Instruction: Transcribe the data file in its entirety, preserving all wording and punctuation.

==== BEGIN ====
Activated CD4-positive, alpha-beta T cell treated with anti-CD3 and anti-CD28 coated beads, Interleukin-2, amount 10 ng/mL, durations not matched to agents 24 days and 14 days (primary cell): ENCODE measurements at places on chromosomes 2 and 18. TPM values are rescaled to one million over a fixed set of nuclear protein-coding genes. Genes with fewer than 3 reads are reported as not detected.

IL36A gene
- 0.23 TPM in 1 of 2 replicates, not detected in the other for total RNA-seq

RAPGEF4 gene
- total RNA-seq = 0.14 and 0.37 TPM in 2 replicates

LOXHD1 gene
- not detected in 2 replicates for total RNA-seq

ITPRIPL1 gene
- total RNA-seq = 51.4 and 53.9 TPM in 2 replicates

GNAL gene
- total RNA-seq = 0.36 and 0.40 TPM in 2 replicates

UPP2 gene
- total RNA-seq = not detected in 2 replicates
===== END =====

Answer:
Activated CD4-positive, alpha-beta T cell treated with anti-CD3 and anti-CD28 coated beads, Interleukin-2, amount 10 ng/mL, durations not matched to agents 24 days and 14 days (primary cell): ENCODE measurements at places on chromosomes 2 and 18. TPM values are rescaled to one million over a fixed set of nuclear protein-coding genes. Genes with fewer than 3 reads are reported as not detected.

IL36A gene
- 0.23 TPM in 1 of 2 replicates, not detected in the other for total RNA-seq

RAPGEF4 gene
- total RNA-seq = 0.14 and 0.37 TPM in 2 replicates

LOXHD1 gene
- not detected in 2 replicates for total RNA-seq

ITPRIPL1 gene
- total RNA-seq = 51.4 and 53.9 TPM in 2 replicates

GNAL gene
- total RNA-seq = 0.36 and 0.40 TPM in 2 replicates

UPP2 gene
- total RNA-seq = not detected in 2 replicates